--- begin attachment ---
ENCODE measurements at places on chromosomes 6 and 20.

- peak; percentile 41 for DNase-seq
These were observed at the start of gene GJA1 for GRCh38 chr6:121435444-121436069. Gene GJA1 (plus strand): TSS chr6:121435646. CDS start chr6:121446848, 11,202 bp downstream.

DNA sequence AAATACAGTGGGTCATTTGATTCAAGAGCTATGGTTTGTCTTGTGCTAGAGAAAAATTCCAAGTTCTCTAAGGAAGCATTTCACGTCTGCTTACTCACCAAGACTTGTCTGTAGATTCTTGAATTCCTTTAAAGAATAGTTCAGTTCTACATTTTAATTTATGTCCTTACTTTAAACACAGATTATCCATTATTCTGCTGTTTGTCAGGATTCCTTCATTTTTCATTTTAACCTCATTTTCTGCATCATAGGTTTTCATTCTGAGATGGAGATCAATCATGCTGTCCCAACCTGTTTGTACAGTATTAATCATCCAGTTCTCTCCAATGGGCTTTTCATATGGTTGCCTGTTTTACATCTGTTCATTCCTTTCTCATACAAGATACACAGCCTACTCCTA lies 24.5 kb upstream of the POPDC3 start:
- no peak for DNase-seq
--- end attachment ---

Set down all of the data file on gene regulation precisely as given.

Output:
ENCODE measurements at places on chromosomes 6 and 20.

- peak; percentile 41 for DNase-seq
These were observed at the start of gene GJA1 for GRCh38 chr6:121435444-121436069. Gene GJA1 (plus strand): TSS chr6:121435646. CDS start chr6:121446848, 11,202 bp downstream.

DNA sequence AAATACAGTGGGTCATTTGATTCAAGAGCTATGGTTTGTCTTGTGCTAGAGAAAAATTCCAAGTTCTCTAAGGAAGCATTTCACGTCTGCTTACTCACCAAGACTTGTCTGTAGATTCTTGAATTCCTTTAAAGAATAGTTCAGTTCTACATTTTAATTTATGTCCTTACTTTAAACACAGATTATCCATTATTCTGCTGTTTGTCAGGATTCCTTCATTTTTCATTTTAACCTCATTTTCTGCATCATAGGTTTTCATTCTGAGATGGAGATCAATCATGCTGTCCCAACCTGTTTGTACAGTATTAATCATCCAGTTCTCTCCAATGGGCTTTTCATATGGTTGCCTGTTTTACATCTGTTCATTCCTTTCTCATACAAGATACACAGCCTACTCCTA lies 24.5 kb upstream of the POPDC3 start:
- no peak for DNase-seq